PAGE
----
Through the lens of visual maestro Gordon Parks (b. 1912), 1940s America sprung to life in a way it hadn’t before: with truth about the breadth of its glory and pain, joy and stains; its fight and flight, glamour and repulsion – across six decades, and in between its corrosive racial divides. Within it, Parks’ luminous work simultaneously centered the panoply of Black life, love, pain, achievement, oppression, resistance and resilience – while armed with a brilliant sensibility on one-hand, a camera in the other, and his freedom as an intrepid artist surrounding it all. With America having marked its first in celebrating Juneteenth as a federal holiday -- commemorating the end of slavery in the United States -- we exalt iconic photographer, writer, filmmaker, poet, painter, musician, and all-around artist extraordinaire: Kansas-born Gordon Parks, who achieved countless firsts, while documenting Blackness and beyond, within the complicated kaleidoscope of American life. From portraiture to fashion photography, photojournalism to abstract works, Gordon Parks’ influential works serve up gorgeousness in equal parts, in color and black & white. Lucky for us, it’s just how he saw things.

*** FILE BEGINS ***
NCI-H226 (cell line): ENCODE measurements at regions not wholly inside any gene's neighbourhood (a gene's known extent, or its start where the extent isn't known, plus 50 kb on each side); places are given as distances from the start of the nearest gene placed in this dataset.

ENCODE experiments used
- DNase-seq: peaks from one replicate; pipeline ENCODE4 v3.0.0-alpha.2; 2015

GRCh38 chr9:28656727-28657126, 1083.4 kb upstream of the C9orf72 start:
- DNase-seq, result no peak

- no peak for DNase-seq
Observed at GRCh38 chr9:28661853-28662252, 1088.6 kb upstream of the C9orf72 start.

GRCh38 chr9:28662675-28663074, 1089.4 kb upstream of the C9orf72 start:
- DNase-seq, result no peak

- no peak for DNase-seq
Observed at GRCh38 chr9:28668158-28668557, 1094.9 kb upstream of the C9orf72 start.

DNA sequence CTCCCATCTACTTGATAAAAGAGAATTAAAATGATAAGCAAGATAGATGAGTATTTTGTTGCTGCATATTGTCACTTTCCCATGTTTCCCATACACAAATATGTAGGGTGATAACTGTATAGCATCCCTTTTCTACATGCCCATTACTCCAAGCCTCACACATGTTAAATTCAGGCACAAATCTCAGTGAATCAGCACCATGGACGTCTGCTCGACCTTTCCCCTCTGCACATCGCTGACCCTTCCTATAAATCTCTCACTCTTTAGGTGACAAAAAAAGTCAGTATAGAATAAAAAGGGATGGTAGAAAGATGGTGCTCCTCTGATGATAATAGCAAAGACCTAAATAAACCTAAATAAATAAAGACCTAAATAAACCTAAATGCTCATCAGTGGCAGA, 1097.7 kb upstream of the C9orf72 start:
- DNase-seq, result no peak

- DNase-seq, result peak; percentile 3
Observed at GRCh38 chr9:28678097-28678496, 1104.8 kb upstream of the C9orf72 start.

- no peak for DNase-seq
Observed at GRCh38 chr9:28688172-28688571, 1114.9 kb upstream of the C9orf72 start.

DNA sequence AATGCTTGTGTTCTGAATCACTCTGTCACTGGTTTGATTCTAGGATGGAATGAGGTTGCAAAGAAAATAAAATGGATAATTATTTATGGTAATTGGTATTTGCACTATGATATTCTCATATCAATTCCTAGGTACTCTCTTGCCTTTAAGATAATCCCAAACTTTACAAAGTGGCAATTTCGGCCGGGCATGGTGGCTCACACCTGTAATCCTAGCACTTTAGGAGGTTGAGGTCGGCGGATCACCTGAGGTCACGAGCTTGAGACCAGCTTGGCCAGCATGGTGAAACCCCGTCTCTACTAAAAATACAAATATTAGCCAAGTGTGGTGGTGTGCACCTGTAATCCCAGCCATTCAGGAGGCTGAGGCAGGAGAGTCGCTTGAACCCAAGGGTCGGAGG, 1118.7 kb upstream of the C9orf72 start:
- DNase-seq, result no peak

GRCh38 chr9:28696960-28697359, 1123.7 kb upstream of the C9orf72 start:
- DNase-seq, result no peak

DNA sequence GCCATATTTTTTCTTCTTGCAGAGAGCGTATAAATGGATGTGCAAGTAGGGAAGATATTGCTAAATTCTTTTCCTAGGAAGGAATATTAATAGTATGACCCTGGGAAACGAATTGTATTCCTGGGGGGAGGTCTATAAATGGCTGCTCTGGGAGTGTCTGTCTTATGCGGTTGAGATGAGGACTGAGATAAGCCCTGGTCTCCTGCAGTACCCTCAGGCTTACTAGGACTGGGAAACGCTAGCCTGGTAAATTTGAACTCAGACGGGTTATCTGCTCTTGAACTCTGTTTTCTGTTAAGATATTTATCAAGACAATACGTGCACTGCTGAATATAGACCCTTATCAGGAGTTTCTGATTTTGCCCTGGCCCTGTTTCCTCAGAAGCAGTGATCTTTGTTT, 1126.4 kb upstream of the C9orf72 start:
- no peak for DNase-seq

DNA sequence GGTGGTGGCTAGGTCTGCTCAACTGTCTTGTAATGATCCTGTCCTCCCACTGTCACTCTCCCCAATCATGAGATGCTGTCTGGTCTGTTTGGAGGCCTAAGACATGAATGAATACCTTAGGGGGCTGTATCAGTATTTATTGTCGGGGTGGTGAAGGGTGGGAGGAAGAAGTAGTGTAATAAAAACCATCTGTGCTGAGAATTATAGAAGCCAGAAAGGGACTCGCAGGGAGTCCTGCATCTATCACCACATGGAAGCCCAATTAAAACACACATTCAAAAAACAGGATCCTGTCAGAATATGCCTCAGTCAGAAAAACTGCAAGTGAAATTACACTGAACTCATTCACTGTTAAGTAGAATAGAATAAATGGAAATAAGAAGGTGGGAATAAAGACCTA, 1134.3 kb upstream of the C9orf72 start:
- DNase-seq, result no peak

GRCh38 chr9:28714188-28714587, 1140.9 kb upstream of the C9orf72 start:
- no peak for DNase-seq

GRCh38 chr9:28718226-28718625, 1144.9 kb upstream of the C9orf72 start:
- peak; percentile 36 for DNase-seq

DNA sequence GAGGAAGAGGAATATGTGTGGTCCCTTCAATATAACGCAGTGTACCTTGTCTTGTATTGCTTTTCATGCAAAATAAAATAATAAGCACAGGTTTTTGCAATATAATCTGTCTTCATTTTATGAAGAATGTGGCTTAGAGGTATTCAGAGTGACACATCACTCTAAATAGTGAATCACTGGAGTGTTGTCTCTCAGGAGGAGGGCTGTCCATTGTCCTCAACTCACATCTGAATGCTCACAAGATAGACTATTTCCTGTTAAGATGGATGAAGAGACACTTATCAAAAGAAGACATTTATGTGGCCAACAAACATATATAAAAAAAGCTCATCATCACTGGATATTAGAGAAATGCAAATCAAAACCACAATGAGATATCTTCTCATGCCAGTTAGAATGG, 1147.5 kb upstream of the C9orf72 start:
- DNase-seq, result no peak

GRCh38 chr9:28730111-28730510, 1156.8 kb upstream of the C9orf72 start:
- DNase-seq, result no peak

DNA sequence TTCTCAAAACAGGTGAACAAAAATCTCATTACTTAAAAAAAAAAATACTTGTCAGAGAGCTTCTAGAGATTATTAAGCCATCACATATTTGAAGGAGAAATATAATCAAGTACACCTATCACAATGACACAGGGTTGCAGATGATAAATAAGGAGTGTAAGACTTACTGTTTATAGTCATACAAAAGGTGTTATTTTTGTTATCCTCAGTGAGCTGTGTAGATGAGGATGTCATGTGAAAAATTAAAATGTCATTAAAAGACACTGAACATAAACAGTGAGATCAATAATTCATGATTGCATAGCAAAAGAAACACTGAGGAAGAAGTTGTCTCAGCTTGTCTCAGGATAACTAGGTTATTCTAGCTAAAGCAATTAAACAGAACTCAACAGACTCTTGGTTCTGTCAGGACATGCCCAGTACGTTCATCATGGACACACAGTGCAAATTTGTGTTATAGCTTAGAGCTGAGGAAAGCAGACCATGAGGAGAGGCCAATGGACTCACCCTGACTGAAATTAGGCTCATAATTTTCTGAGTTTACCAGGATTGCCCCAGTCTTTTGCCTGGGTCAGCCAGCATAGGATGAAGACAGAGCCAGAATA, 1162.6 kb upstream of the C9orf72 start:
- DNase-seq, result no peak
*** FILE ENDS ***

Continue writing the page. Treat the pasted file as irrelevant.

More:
Kudos to Tribeca Film Festival on its landmark 20th Anniversary in having showcased this very special Spotlight Documentary: A CHOICE OF WEAPONS INSPIRED BY GORDON PARKS (directed by John Maggio, and inspired by Gordon Parks’ memoir) -- a sweeping survey of Gordon Parks’ life, legacy and works that made its bold world premiere in TFF21’s exciting and artful line-up!
MOMENTS OF GORDON PARKS
“UNTIL YOU'RE SURE OF YOURSELF, YOU WON'T BE SURE OF ANYTHING."
"I FEEL IT IS THE HEART, NOT THE EYE, THAT SHOULD DETERMINE THE CONTENT OF THE PHOTOGRAPH. WHAT THE EYE SEES IS ITS OWN. WHAT THE HEART CAN PERCEIVE IS A VERY DIFFERENT MATTER."